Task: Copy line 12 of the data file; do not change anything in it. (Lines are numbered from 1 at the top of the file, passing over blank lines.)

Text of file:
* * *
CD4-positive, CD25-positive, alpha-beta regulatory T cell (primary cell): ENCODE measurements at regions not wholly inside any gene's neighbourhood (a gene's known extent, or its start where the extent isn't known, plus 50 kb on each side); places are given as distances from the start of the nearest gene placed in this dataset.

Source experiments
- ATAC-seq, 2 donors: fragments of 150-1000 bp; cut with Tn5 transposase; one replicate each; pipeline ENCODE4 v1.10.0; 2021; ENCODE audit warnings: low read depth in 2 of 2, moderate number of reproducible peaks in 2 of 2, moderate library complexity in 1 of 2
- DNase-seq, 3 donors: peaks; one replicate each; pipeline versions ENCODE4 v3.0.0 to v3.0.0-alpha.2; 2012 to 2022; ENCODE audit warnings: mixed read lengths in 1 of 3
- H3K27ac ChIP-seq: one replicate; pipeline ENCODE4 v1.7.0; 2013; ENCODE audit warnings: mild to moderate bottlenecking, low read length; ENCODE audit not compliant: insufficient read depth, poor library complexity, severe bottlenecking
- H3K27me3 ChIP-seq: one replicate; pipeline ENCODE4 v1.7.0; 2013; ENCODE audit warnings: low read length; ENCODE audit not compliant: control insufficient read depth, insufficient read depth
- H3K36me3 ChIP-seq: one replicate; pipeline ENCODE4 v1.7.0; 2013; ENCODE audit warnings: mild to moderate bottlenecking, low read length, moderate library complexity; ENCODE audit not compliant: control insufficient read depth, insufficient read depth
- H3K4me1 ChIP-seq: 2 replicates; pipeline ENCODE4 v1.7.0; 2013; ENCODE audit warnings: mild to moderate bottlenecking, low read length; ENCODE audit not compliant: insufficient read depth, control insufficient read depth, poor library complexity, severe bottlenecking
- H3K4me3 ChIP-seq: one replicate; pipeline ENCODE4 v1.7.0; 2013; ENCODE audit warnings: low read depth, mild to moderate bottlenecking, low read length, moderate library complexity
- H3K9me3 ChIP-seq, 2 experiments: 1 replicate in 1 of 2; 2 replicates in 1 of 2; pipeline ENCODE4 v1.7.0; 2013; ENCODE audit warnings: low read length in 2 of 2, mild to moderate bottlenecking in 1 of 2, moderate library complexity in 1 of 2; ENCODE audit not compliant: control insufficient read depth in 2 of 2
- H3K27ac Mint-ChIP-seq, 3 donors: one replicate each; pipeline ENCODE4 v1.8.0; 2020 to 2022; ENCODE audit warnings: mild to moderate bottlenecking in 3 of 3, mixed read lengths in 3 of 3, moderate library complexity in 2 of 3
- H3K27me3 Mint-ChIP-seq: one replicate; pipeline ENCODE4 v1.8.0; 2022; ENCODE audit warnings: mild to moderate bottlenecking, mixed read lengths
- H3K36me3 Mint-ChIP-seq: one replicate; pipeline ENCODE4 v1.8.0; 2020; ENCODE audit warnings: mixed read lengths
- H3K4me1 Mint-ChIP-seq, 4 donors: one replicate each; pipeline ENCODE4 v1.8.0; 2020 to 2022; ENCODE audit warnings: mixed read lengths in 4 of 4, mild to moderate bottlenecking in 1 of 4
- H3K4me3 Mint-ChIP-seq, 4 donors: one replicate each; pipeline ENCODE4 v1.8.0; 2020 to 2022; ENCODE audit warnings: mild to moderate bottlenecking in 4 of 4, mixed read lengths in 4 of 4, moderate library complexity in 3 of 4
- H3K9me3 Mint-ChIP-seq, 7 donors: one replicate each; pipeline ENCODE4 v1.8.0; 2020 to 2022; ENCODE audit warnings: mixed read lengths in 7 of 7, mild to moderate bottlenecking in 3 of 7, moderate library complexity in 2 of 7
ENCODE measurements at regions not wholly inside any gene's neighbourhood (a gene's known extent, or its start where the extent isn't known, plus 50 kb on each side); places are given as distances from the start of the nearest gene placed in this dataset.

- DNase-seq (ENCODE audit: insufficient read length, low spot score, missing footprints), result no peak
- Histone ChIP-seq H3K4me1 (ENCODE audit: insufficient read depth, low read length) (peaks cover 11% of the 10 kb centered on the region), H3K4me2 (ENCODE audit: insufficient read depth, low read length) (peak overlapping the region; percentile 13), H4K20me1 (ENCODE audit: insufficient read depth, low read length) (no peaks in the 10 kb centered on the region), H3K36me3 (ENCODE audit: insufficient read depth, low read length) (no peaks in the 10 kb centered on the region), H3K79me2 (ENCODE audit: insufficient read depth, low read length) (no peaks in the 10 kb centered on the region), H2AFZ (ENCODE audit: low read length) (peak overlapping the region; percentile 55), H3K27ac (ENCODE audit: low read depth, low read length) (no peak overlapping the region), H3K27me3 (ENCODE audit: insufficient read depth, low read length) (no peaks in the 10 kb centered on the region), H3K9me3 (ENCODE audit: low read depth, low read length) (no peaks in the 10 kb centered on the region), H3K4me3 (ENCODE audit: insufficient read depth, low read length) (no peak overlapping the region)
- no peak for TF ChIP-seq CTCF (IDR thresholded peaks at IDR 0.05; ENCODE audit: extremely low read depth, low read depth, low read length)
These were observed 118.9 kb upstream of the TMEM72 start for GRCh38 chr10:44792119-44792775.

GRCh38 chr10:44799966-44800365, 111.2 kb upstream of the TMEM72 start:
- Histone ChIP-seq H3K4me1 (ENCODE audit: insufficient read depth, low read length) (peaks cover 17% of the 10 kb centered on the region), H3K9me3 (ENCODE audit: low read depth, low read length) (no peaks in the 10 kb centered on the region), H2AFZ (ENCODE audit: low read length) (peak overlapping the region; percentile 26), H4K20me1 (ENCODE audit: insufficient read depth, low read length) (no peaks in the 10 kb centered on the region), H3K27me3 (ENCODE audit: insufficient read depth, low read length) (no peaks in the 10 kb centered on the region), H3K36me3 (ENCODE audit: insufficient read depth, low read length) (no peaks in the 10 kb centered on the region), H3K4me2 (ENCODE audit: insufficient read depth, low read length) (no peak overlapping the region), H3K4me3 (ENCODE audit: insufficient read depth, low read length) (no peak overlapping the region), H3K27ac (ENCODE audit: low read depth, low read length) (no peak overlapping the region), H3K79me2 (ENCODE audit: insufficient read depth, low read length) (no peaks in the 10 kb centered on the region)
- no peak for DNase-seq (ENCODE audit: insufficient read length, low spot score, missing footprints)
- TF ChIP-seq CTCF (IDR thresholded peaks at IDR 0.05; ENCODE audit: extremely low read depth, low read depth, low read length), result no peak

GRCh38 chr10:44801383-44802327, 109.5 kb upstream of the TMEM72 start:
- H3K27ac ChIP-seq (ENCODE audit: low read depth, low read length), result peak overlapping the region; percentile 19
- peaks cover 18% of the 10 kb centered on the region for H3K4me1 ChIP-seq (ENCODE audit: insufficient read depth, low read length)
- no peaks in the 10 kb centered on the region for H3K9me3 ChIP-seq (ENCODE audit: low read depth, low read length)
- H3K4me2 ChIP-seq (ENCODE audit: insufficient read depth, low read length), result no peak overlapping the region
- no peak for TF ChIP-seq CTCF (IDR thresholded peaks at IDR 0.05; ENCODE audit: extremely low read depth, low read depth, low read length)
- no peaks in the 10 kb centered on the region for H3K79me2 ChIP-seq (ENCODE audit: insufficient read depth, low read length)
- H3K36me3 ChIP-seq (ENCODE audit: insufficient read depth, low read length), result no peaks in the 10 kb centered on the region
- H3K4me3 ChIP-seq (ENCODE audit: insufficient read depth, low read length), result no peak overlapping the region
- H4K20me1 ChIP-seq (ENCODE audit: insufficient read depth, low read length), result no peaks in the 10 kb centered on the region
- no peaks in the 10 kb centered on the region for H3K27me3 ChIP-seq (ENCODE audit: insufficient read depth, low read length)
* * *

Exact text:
- H3K27me3 Mint-ChIP-seq: one replicate; pipeline ENCODE4 v1.8.0; 2022; ENCODE audit warnings: mild to moderate bottlenecking, mixed read lengths